The decision by the South African government to suspend the sales of alcohol is not the “answer to lessening coronavirus cases” in the country, the National Liquor Traders Council (NLTC) has said.Instead, the move was killing small businesses that sell alcohol in the country’s poor black townships, the NLTC said on Monday.
Ramaphosa announced on Sunday that his government had suspended with immediate effect all alcohol sales in the country.
This was done in an effort to reduce pressure on the healthcare system from the rising trauma accidents and alcohol-related violent crimes like stabbings, which is depriving coronavirus patients quick access to services at the country’s hospitals.
According to the NLTC, a body made up of over 50,000 business owners, a further ban on the sale of alcohol was very destructive to their businesses, which had earlier suffered irreparable damage following the first ban under the hard lockdown that ended on 31 May.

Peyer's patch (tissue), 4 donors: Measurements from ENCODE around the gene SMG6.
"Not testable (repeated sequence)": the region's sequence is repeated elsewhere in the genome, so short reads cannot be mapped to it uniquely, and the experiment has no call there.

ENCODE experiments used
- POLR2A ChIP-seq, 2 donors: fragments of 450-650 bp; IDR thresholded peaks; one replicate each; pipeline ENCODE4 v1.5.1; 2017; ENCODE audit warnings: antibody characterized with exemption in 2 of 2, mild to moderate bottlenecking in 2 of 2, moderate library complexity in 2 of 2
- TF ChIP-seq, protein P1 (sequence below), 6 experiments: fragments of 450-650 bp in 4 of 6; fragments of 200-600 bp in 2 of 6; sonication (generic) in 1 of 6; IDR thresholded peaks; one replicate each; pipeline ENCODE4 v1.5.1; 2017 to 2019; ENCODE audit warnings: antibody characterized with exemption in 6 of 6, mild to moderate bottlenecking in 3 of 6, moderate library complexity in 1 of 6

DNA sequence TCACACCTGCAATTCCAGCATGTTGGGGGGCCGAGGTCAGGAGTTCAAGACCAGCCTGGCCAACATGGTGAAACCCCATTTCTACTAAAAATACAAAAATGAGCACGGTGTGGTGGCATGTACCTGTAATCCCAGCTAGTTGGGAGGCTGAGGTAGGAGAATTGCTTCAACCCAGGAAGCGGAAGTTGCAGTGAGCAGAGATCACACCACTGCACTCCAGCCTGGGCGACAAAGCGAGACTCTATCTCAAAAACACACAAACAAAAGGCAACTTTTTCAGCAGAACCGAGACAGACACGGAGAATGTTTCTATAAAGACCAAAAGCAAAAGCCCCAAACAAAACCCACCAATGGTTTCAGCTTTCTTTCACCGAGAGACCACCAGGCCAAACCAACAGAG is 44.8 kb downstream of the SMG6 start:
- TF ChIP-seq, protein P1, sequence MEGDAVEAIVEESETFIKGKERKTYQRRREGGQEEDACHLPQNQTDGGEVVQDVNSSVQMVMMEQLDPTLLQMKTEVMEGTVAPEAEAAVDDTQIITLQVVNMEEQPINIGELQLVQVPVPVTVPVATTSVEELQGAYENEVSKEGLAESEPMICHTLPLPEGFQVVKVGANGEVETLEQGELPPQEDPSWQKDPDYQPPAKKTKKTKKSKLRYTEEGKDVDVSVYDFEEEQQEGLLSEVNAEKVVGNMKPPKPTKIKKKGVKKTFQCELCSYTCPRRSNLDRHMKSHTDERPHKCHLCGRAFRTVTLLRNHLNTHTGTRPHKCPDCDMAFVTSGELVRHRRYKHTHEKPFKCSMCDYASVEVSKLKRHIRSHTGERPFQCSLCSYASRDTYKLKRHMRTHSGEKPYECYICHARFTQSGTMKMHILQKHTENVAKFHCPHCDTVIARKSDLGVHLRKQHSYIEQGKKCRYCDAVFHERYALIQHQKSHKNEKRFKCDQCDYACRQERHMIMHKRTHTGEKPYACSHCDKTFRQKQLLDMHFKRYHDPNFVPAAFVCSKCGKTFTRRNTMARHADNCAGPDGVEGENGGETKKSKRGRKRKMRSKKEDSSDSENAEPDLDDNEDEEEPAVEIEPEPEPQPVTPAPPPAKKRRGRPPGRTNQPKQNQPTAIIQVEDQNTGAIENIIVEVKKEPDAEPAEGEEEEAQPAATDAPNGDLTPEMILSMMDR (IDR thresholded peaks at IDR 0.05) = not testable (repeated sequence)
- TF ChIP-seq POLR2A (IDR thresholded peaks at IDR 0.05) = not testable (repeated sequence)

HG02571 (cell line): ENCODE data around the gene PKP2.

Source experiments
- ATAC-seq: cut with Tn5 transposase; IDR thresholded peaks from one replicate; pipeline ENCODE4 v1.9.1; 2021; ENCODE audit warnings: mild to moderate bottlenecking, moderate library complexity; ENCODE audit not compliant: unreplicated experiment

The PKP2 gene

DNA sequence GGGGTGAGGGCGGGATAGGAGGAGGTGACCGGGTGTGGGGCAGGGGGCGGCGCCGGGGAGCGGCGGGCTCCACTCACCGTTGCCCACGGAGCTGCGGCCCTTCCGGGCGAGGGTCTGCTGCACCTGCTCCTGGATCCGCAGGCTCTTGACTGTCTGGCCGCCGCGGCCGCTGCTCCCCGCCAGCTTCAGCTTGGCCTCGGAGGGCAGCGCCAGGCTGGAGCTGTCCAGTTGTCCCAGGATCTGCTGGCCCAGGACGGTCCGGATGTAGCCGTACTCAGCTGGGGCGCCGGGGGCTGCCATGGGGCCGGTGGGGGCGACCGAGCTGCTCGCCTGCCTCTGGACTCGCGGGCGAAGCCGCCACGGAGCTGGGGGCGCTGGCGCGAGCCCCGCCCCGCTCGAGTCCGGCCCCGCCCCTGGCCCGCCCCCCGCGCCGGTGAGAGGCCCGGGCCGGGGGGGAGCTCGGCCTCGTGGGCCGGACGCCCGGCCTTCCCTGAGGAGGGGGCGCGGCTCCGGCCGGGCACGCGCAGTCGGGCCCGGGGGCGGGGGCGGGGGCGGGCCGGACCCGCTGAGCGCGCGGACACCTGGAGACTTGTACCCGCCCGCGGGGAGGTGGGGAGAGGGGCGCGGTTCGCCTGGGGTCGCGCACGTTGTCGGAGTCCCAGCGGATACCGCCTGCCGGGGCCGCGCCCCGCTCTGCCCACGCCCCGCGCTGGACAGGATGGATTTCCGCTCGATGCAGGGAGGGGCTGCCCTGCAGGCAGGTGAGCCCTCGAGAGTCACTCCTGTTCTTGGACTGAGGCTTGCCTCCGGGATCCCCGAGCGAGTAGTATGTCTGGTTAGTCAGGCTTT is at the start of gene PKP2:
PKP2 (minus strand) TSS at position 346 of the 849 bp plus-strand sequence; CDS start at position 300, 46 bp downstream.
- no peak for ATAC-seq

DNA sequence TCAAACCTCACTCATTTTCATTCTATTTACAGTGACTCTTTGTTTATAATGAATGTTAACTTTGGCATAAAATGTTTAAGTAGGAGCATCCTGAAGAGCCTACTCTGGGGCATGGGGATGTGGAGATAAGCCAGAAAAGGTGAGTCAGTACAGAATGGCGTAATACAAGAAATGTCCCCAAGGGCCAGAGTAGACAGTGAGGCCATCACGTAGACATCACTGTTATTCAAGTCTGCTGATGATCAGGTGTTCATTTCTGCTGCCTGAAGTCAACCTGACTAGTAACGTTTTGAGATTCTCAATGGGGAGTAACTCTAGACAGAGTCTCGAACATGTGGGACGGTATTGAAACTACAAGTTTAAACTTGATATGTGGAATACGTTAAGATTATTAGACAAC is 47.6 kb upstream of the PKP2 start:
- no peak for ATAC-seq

The council said since the lockdown on 27 March some 10,000 taverns had closed permanently and another 12,500 taverns were barely surviving.
This represented 25 percent of taverns that were in distress and could not survive another week of this current non-trading as announced on Sunday, it said.
“The impact of another hard lockdown will only grow these numbers further and deal a deadly blow to the only township economy still in the hands of black South Africans,” the body said.
The council noted that there was “no state financial support being discussed or put forward for these small business owners that have operated within the boundaries of the law and their licenses — even though they have adhered to the requirements of the lockdown at a great personal loss to themselves and their livelihoods.”